Stephen Dill at the Wools of New Zealand display at Flooring Xtra in Warkworth.
Kaipara Hills sheep farmer Stephen Dill will soon have the satisfaction of seeing carpets manufactured using his wool sold in local retail stores, following a landmark deal that brings fresh hope to a struggling industry.
Mr Dill is one of around 730 shareholders in Wools of New Zealand (WNZ) – a company that puts New Zealand farmers in control of the manufacturing and distribution of their own wool products.
Last month, WNZ concluded an agreement with Flooring Xtra to sell its carpets through Flooring Xtras 61 retail stores and other independent stores throughout New Zealand.
It’s the first time a grower-owned New Zealand carpet brand has supplied a finished product to the New Zealand market.
New Zealand wool prices have been flat for almost a decade, with cash offered to farmers for wool barely covering the cost of production, if that.
Mr Dill says he joined WNZ about five years ago after realising his previous method of selling wool was unsustainable.
He says the problem with the traditional model is that there are too many middle men. A farmer might sell wool to a company, which on-sells it to another company for export, which on-sells it again to another wholesaler, who on-sells it yet again to a manufacturer – with each party in the chain extracting a fee.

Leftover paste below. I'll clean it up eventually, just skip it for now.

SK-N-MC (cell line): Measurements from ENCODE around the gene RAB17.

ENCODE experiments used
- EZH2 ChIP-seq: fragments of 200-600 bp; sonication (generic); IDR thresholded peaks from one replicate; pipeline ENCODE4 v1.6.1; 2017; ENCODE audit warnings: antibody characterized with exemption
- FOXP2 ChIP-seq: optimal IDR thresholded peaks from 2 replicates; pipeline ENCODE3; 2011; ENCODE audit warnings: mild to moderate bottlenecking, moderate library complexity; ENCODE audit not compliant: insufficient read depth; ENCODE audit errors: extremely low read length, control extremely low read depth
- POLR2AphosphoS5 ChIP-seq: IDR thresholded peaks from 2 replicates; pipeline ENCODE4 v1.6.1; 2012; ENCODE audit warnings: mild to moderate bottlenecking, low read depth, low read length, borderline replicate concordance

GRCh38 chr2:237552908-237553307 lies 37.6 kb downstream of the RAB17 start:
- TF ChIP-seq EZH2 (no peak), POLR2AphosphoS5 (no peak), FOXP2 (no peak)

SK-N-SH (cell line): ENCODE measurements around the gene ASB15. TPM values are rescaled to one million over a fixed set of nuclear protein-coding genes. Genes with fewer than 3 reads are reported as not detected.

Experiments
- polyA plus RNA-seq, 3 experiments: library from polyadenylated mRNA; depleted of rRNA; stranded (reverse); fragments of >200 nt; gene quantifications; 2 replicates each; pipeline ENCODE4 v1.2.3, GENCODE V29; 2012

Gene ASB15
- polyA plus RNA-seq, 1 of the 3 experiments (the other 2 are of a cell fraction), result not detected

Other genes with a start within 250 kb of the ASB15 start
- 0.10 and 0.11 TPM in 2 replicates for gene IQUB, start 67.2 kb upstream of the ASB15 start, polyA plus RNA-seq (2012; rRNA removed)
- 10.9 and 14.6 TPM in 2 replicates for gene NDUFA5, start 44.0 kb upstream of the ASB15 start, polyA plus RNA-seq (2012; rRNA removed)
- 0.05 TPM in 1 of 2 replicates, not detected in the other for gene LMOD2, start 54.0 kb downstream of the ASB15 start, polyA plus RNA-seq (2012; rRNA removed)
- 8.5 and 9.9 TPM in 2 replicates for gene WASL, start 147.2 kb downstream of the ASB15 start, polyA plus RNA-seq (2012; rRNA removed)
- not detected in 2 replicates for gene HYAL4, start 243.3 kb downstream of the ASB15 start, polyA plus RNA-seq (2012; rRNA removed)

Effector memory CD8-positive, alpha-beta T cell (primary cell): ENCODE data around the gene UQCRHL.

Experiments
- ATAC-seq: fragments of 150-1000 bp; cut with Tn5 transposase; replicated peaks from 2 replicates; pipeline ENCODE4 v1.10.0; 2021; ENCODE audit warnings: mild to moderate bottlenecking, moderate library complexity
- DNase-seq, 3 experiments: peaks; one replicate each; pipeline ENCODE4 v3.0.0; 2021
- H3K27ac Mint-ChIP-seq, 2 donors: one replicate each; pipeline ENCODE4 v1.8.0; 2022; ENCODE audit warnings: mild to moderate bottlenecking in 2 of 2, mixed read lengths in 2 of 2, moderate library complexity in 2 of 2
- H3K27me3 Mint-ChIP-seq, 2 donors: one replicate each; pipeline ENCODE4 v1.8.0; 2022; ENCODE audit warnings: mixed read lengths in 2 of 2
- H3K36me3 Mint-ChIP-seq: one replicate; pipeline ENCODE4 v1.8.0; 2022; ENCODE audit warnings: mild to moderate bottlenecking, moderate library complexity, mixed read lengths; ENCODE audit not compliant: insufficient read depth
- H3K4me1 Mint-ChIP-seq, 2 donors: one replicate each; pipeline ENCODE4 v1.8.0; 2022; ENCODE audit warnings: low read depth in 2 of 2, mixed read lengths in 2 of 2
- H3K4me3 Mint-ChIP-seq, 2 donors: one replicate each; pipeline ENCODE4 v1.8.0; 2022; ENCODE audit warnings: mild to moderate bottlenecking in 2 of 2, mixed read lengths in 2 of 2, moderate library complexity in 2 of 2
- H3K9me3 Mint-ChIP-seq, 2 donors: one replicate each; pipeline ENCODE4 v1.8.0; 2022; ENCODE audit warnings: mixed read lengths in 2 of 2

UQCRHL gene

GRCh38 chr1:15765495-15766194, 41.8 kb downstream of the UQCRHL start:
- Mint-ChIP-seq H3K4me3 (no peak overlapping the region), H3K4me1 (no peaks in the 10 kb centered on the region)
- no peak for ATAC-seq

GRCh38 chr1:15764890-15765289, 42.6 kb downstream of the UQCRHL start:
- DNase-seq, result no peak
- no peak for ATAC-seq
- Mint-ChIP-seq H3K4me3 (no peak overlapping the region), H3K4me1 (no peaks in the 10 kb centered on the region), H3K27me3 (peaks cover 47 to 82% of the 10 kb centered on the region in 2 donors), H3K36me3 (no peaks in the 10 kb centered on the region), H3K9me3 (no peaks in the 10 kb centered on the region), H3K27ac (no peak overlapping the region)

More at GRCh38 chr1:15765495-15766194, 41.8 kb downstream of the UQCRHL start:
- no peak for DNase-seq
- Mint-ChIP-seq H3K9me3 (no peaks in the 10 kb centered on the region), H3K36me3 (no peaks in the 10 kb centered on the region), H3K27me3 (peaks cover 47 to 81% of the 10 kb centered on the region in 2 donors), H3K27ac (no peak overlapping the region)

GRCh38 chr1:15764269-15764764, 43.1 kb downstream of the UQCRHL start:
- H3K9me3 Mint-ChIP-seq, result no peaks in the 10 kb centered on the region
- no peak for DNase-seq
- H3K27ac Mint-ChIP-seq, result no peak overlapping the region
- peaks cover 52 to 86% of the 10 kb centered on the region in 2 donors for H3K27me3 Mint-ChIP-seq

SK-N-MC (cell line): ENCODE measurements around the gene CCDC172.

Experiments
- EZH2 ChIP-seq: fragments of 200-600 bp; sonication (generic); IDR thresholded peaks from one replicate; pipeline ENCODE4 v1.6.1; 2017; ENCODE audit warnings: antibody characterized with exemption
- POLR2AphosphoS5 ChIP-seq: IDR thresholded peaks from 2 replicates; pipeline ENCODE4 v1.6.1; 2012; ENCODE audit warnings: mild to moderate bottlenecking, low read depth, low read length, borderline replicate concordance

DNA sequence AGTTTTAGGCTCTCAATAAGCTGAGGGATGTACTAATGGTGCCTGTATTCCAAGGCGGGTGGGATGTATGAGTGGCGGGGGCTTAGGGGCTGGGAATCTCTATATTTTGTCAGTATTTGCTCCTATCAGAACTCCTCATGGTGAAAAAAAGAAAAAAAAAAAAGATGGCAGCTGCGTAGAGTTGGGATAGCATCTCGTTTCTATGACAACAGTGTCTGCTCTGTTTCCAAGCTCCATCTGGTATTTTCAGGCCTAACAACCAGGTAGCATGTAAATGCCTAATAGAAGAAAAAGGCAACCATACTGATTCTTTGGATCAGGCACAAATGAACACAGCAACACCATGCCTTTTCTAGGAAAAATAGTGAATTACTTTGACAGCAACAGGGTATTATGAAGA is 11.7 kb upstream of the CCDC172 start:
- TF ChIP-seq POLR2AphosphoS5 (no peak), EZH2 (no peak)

“There’s not a lot of margin in wool. All of a sudden you go from a product that looks reasonably profitable to a product you are not making money on at all,” Mr Dill says.
WNZ, on the other hand, takes control of the supply chain. Such as organising the manufacture of its wool into carpets in a factory in Turkey, and then overseeing the marketing and distribution of those carpets around the world.
“We are controlling everything right to the retail shop door,” Mr Dill says.
Meanwhile, WNZ chief executive John McWhirter says the deal with Flooring Xtra and other New Zealand retailers is a win-win for both farmers and consumers.
He says Kiwis now have a choice between a synthetic carpet or a competitively priced natural product direct from WNZ’s farmer-grower shareholders.
Formerly, a key barrier to increasing the sales of wool carpets was their much higher price, but now a wool carpet might cost only 5 per cent more.
“Our goal is to grow the consumption of wool in the market by making wool carpet affordable to the majority of Kiwis,” Mr McWhirter says.
“Wool is one of the safest, sustainable and most eco-friendly carpet fibres available.”
He adds that wool is 100 per cent renewable, bio-degradable and has a carbon footprint 14 times lower than synthetic.
“It’s environmental attributes are increasingly in step with consumer and government expectations,” he says.
Why choose a wool carpet?
• Warm in winter/cool in summer
• Resilient to stains
• Resistant to fire
• Good noise insulator